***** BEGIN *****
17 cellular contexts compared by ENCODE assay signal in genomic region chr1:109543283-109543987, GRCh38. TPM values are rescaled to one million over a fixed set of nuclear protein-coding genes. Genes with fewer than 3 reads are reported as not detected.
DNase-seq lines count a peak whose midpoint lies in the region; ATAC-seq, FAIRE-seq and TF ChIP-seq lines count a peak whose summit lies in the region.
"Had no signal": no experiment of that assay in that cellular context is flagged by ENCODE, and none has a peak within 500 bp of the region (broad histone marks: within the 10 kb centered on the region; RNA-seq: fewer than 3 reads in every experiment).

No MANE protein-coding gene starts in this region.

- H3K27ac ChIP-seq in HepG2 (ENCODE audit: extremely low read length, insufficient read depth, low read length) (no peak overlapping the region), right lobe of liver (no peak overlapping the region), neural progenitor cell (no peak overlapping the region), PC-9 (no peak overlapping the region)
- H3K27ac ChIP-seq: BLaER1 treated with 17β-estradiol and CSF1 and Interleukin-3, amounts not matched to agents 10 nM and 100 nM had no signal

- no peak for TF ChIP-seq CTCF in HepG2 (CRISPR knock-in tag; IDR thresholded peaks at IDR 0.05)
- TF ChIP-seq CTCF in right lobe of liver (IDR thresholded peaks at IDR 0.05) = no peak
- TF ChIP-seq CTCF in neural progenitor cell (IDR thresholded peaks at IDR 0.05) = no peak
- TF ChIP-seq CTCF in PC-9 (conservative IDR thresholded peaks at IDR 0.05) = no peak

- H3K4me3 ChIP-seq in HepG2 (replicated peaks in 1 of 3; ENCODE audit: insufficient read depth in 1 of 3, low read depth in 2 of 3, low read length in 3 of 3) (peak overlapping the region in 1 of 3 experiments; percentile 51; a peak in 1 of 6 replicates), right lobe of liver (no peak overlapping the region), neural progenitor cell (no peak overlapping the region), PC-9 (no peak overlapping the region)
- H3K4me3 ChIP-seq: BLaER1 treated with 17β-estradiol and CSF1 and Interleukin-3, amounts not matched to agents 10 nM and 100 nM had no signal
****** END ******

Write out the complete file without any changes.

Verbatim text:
17 cellular contexts compared by ENCODE assay signal in genomic region chr1:109543283-109543987, GRCh38. TPM values are rescaled to one million over a fixed set of nuclear protein-coding genes. Genes with fewer than 3 reads are reported as not detected.
DNase-seq lines count a peak whose midpoint lies in the region; ATAC-seq, FAIRE-seq and TF ChIP-seq lines count a peak whose summit lies in the region.
"Had no signal": no experiment of that assay in that cellular context is flagged by ENCODE, and none has a peak within 500 bp of the region (broad histone marks: within the 10 kb centered on the region; RNA-seq: fewer than 3 reads in every experiment).

No MANE protein-coding gene starts in this region.

- H3K27ac ChIP-seq in HepG2 (ENCODE audit: extremely low read length, insufficient read depth, low read length) (no peak overlapping the region), right lobe of liver (no peak overlapping the region), neural progenitor cell (no peak overlapping the region), PC-9 (no peak overlapping the region)
- H3K27ac ChIP-seq: BLaER1 treated with 17β-estradiol and CSF1 and Interleukin-3, amounts not matched to agents 10 nM and 100 nM had no signal

- no peak for TF ChIP-seq CTCF in HepG2 (CRISPR knock-in tag; IDR thresholded peaks at IDR 0.05)
- TF ChIP-seq CTCF in right lobe of liver (IDR thresholded peaks at IDR 0.05) = no peak
- TF ChIP-seq CTCF in neural progenitor cell (IDR thresholded peaks at IDR 0.05) = no peak
- TF ChIP-seq CTCF in PC-9 (conservative IDR thresholded peaks at IDR 0.05) = no peak

- H3K4me3 ChIP-seq in HepG2 (replicated peaks in 1 of 3; ENCODE audit: insufficient read depth in 1 of 3, low read depth in 2 of 3, low read length in 3 of 3) (peak overlapping the region in 1 of 3 experiments; percentile 51; a peak in 1 of 6 replicates), right lobe of liver (no peak overlapping the region), neural progenitor cell (no peak overlapping the region), PC-9 (no peak overlapping the region)
- H3K4me3 ChIP-seq: BLaER1 treated with 17β-estradiol and CSF1 and Interleukin-3, amounts not matched to agents 10 nM and 100 nM had no signal